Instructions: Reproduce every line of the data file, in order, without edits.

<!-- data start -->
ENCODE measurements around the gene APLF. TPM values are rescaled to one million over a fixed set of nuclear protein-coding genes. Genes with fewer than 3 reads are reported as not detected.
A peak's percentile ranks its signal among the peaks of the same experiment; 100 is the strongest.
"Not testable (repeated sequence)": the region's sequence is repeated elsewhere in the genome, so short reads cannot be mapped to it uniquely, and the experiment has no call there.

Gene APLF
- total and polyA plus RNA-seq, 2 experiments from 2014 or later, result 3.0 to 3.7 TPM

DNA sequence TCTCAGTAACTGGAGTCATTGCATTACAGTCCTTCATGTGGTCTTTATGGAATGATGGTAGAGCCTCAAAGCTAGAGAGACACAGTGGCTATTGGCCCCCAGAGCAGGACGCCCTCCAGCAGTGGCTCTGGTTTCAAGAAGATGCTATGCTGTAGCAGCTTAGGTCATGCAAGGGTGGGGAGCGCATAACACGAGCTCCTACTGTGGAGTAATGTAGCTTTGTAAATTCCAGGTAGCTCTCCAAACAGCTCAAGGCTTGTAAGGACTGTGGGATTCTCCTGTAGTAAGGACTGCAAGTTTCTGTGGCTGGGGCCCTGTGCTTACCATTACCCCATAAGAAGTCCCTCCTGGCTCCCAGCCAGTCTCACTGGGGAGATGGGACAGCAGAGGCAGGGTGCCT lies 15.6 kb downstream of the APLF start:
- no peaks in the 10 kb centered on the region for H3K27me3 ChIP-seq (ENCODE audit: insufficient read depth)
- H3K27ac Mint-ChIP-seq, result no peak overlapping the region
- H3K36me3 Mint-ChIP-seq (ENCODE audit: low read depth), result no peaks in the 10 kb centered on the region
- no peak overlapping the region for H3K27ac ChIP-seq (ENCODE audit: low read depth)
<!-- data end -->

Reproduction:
ENCODE measurements around the gene APLF. TPM values are rescaled to one million over a fixed set of nuclear protein-coding genes. Genes with fewer than 3 reads are reported as not detected.
A peak's percentile ranks its signal among the peaks of the same experiment; 100 is the strongest.
"Not testable (repeated sequence)": the region's sequence is repeated elsewhere in the genome, so short reads cannot be mapped to it uniquely, and the experiment has no call there.

Gene APLF
- total and polyA plus RNA-seq, 2 experiments from 2014 or later, result 3.0 to 3.7 TPM

DNA sequence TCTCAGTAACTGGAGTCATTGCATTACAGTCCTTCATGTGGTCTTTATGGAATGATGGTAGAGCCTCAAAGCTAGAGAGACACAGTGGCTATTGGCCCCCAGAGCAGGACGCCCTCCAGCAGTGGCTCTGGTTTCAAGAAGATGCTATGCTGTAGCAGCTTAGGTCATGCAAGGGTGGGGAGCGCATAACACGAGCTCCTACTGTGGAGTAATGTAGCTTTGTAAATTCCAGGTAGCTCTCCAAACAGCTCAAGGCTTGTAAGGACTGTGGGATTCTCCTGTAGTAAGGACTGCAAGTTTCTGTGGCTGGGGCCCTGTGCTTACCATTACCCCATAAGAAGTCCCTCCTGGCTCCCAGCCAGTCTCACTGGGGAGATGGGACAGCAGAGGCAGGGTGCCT lies 15.6 kb downstream of the APLF start:
- no peaks in the 10 kb centered on the region for H3K27me3 ChIP-seq (ENCODE audit: insufficient read depth)
- H3K27ac Mint-ChIP-seq, result no peak overlapping the region
- H3K36me3 Mint-ChIP-seq (ENCODE audit: low read depth), result no peaks in the 10 kb centered on the region
- no peak overlapping the region for H3K27ac ChIP-seq (ENCODE audit: low read depth)